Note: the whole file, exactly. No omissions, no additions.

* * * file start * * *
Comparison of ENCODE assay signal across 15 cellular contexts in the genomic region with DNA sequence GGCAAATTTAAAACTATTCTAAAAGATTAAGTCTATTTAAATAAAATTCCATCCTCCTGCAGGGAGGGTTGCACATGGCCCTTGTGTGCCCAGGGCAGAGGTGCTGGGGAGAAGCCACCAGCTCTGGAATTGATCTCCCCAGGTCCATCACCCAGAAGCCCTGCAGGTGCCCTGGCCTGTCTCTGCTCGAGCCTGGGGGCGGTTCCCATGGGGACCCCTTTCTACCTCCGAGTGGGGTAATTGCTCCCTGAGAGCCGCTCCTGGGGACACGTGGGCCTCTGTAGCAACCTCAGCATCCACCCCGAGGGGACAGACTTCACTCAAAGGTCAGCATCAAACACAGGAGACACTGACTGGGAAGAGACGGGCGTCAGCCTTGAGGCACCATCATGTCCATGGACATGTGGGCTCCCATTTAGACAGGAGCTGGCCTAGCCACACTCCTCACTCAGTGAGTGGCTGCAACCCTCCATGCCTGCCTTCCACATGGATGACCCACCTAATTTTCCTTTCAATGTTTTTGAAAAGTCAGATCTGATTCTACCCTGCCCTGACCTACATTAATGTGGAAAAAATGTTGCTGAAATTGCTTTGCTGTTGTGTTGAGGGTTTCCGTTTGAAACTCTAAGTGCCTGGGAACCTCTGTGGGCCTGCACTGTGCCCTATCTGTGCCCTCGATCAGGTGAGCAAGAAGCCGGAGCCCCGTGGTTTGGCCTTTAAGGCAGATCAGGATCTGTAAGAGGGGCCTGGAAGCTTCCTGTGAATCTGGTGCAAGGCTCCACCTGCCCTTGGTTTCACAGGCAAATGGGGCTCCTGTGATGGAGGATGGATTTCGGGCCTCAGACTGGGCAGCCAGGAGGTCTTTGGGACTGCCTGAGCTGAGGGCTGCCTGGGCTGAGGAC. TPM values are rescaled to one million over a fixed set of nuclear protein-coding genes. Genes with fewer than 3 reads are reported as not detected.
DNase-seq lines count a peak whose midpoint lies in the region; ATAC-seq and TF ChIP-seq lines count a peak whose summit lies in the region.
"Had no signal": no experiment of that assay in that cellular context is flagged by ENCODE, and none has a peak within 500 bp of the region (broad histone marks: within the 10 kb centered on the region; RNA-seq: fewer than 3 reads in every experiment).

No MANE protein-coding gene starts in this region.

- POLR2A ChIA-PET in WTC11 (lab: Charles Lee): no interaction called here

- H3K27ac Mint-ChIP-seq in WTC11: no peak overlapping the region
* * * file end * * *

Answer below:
Comparison of ENCODE assay signal across 15 cellular contexts in the genomic region with DNA sequence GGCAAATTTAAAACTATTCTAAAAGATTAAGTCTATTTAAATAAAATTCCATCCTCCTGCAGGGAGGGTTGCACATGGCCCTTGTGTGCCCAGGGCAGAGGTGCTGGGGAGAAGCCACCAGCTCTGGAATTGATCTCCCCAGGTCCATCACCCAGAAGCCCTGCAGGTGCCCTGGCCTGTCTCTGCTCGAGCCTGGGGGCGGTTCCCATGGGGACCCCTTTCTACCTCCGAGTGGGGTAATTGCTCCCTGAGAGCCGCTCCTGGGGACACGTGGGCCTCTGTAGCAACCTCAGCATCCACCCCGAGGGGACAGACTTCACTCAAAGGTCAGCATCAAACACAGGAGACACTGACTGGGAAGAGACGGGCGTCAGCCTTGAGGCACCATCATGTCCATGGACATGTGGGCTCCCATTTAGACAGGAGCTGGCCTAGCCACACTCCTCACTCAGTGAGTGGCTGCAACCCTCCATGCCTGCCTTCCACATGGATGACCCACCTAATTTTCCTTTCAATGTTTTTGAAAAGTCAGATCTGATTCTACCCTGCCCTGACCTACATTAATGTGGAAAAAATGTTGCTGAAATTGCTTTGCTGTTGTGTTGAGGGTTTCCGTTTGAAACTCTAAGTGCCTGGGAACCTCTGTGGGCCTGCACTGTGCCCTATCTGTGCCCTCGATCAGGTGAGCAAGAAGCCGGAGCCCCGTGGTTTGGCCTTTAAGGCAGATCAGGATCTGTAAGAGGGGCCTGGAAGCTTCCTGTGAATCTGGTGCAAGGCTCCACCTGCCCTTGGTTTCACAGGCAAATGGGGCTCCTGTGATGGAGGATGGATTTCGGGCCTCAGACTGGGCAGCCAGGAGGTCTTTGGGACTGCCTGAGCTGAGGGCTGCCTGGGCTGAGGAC. TPM values are rescaled to one million over a fixed set of nuclear protein-coding genes. Genes with fewer than 3 reads are reported as not detected.
DNase-seq lines count a peak whose midpoint lies in the region; ATAC-seq and TF ChIP-seq lines count a peak whose summit lies in the region.
"Had no signal": no experiment of that assay in that cellular context is flagged by ENCODE, and none has a peak within 500 bp of the region (broad histone marks: within the 10 kb centered on the region; RNA-seq: fewer than 3 reads in every experiment).

No MANE protein-coding gene starts in this region.

- POLR2A ChIA-PET in WTC11 (lab: Charles Lee): no interaction called here

- H3K27ac Mint-ChIP-seq in WTC11: no peak overlapping the region